Things I’m thankful for today:
- Having seen this movie.
- Gaining a deeper appreciation of my marriage and how Diana and I found each other.
- Not being stressed at all today. I’m not sure if it was my latest head cold or if it truly was a cognitive shift, but I was very detached from any of the usual anxiety or worry while still being fully engaged with my work.
Last Friday, Diana and I had an overdue date night. We had shipped the kids off with Grandma and Grandpa earlier that day, but technically, we didn’t need to be childless until Saturday night. Diana’s Hartville Lady Eagles basketball team was being honored at the MSHSAA state tournament at Mizzou on Saturday for their part in the 1997 final four. Although we could have brought the kids along with us, we opted to go it alone. I’m sure they’d have loved marching out to center court with her at the Mizzou Arena, but the significance of the ceremony would have been lost on them and possibly marred long beforehand by the whining we’d have had to endure on the long drive up to Columbia.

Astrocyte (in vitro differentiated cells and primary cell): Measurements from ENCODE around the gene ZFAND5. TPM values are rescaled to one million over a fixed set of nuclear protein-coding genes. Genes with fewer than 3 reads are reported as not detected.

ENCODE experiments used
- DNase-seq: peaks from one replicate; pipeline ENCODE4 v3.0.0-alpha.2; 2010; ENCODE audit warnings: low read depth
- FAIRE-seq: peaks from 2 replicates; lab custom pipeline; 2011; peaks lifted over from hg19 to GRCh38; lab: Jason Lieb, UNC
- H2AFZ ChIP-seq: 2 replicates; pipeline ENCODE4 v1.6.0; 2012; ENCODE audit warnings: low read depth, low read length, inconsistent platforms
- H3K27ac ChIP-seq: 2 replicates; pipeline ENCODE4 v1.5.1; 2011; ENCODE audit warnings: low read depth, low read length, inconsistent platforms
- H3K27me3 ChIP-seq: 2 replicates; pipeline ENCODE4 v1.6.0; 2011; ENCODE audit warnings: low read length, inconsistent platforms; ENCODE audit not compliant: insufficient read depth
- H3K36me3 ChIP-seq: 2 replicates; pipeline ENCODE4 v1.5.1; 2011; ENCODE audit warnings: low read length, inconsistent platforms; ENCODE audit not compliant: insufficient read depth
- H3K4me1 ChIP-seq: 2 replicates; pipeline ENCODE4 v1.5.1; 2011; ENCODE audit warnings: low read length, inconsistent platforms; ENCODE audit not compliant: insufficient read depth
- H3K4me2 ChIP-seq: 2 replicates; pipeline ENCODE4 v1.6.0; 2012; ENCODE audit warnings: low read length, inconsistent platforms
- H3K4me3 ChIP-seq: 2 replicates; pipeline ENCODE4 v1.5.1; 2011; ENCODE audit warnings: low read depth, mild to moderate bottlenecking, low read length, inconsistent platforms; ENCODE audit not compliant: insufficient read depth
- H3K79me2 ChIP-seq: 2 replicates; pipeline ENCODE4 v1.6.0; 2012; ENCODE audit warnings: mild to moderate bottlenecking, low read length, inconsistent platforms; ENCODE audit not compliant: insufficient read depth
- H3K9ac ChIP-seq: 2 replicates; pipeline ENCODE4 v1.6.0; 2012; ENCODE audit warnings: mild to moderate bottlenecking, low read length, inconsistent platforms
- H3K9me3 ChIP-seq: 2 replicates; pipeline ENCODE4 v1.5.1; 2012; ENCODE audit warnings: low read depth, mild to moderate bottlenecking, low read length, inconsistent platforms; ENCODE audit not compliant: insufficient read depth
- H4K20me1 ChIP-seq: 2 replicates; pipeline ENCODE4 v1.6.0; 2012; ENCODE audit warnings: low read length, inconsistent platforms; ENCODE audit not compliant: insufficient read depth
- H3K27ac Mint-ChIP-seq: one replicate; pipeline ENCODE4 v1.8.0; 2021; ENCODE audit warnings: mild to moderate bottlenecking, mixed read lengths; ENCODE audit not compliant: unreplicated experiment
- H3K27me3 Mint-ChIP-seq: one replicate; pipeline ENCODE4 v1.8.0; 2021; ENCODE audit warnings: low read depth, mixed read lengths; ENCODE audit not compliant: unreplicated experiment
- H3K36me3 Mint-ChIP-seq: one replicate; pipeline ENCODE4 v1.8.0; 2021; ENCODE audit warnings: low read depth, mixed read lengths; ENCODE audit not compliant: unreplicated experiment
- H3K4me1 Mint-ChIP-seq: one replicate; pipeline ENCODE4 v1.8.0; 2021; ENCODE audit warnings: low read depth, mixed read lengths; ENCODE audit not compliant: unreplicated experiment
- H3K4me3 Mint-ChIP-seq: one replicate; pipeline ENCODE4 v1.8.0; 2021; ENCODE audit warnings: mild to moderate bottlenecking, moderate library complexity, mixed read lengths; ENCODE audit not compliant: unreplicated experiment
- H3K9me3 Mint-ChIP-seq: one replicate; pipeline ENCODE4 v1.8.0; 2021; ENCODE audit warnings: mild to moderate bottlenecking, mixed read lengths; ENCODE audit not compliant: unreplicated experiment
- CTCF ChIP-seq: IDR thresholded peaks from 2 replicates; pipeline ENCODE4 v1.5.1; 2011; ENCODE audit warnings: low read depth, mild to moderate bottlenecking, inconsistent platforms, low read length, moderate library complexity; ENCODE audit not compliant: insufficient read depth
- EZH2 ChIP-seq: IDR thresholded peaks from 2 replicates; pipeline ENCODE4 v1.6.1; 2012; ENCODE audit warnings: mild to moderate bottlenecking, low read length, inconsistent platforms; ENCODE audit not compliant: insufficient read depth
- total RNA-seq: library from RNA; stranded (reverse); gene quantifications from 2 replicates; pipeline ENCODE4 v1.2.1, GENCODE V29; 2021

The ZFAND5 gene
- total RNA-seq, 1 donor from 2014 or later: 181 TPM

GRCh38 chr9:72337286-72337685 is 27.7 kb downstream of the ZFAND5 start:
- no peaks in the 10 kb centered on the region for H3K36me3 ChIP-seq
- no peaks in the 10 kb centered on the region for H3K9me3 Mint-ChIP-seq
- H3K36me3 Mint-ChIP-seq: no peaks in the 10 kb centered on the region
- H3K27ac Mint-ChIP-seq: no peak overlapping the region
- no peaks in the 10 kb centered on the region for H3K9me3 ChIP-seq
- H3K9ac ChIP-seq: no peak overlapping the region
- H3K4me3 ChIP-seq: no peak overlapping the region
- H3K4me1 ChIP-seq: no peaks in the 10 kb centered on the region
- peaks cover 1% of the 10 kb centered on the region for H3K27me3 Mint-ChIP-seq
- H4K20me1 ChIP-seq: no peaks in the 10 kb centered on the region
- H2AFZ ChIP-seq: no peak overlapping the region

So we milked the Stewart grandparents’ good graces and had Friday night all to ourselves. We ate a carb-laden dinner at Chili’s and headed over to the Hollywood 14 to see what we could see. We spent very little that evening, working off of gift cards that we’d been meaning to use perhaps for years. Diana had her heart set on La La Land, and I, being a philistine, half wished we’d be too late to catch the 8:00 showing and would need to settle for Logan or Kong: Skull Island instead. But the fates were with us. Not only were we on time—we got the best seats in the house. As we settled in, I chided myself for wanting to spring for the lesser entertainment (although I’ve heard Logan is outstanding). Not only would this movie please my romantic, West Side Story-loving, showtune-singing goddess, it would also (hopefully) warm the cockles of my own hopelessly romantic heart. I had heard nothing but good about this movie, paying no mind to the naysayers who don’t get musicals and say foolish things like, “People don’t sing like that in real life. You can’t just sing like that without knowing what words yer gonna’ sing!” We enlightened folks dispense with such foolish logic; the music is the characters’ way of expressing emotions that are too beautiful for mere dialogue. Anybody with any class knows this.